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Government Entities - Case Law Update, August 2017


United States v. Workman

Defendant entered a conditional guilty plea to one count of being a felon in possession of a firearm. Defendant appealed the district court’s denial of his motion to suppress the firearm, arguing that officers used unreasonable “high risk” traffic stop procedures to investigate a “completed misdemeanor,” Defendant’s flashing of a firearm in public, and the unreasonable nature of the force involved in the stop elevated it from an investigative detention to an arrest without probable cause. The Tenth Circuit concluded the precautionary measures of force that the officers employed in seizing Defendant were reasonable, and did not cause his seizure to rise to the level of a de facto arrest, which would have required a showing of probable cause. Consequently, the seizure here was lawful.

Harte v. Board Comm’rs Cnty of Johnson

Robert Harte and his two children visited a garden store where they purchased a small bag of supplies to grow tomatoes and other vegetables in the basement of the family home as an educational project with his 13-year-old son. Unbeknownst to Harte, Sergeant James Wingo of the Missouri State Highway Patrol was parked nearby in an unmarked car, watching the store as part of a 'pet project’ where he would spend three or four hours per day surveilling the garden store, keeping meticulous notes on all of the customers: their sex, age, vehicle description, license plate number, and what they purchased. More than five months later, a sergeant in the Johnson County Sheriff’s Office (“JCSO”), emailed Wingo about the possibility of conducting a joint operation on April 20; the idea stemmed from a multi-agency raid on indoor marijuana growers that was conducted on the same date the previous year. That raid, known as “Operation Constant Gardener,” was spearheaded by Wingo on the basis of several hundred tips he had amassed from his garden store surveillance. The raid would end with police searching the Harte's trash and finding loose tea leaves, suspecting a marijuana grow operation in the Harte house. A SWAT team descended on the family home (complete with battering ram, bulletproof vests, and assault rifles), keeping the entire family under armed guard for two and a half hours. In this appeal, the Tenth Circuit affirmed in part and reversed in part the district court’s grant of summary judgment in favor of the defendants-officers. The court affirmed the grant of summary judgment on all claims asserted against defendant Jim Wingo, and affirmed as to the plaintiffs’ excessive force and Monell liability claims. However, the Court reversed the district court’s grant of summary judgment on the unlawful search and seizure claims asserted against the remaining defendants. On remand, plaintiffs’ claim under Franks v. Delaware, 438 U.S. 154 (1978), was limited to their theory that one or more of the remaining defendants lied about the results of the field tests conducted in April 2012 on the tea leaves collected from the plaintiffs’ trash. The Court further reversed summary judgment as to the four state-law claims raised on appeal.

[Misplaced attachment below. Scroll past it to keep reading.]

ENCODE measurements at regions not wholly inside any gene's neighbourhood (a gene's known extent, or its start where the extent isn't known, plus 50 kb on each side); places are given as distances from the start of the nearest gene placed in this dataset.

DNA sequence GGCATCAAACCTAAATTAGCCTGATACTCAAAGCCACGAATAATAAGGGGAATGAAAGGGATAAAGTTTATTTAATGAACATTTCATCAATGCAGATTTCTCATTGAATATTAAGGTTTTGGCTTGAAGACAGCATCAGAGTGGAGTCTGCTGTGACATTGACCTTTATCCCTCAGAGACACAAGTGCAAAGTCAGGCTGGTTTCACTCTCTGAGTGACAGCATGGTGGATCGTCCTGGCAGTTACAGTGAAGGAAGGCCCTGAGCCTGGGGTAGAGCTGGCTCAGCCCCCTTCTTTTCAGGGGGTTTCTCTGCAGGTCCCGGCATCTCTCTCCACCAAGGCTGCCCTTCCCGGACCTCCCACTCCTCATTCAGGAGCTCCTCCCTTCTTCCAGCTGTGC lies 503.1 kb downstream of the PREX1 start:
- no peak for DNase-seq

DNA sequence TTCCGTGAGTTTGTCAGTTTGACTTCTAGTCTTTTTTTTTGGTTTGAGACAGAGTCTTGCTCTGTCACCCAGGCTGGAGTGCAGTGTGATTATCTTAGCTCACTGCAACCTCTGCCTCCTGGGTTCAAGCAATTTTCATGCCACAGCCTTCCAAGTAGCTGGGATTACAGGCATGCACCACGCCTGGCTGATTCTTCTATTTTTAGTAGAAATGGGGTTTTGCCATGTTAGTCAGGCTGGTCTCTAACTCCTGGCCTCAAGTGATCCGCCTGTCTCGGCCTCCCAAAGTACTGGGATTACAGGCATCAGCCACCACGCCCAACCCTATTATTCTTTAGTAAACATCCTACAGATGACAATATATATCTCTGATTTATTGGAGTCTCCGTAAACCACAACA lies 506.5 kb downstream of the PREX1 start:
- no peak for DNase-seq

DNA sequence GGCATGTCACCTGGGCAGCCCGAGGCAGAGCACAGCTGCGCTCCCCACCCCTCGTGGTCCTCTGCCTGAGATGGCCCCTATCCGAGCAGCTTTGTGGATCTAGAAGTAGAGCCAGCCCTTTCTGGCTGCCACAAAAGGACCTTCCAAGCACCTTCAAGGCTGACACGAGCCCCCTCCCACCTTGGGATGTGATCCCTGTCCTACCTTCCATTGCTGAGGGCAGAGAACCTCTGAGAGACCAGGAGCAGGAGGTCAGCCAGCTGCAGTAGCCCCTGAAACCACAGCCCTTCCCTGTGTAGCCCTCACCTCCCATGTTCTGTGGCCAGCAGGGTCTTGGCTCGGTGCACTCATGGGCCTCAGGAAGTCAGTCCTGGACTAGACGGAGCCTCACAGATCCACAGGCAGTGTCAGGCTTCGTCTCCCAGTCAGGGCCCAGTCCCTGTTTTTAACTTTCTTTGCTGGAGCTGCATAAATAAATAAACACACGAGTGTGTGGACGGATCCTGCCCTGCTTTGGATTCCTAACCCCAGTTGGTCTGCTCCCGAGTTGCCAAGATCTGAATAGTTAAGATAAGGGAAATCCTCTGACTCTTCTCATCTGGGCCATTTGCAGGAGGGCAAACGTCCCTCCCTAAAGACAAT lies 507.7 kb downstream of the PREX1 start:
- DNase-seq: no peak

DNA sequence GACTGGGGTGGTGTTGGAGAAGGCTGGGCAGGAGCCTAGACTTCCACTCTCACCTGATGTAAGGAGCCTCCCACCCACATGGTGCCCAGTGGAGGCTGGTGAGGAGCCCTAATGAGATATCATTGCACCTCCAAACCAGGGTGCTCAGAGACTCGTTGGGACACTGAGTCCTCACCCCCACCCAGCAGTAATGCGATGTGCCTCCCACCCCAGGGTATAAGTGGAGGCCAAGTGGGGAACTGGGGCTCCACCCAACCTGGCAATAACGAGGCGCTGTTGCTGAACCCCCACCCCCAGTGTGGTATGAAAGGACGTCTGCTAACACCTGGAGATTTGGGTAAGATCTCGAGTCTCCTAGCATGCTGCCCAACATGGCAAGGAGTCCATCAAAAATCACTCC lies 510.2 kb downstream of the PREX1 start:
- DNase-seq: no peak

United States v. Roberson

The Tenth Circuit Court of Appeals reaffirmed prior rulings that despite a show of authority by officers, a suspect is not considered seized until he complies with the officer’s commands.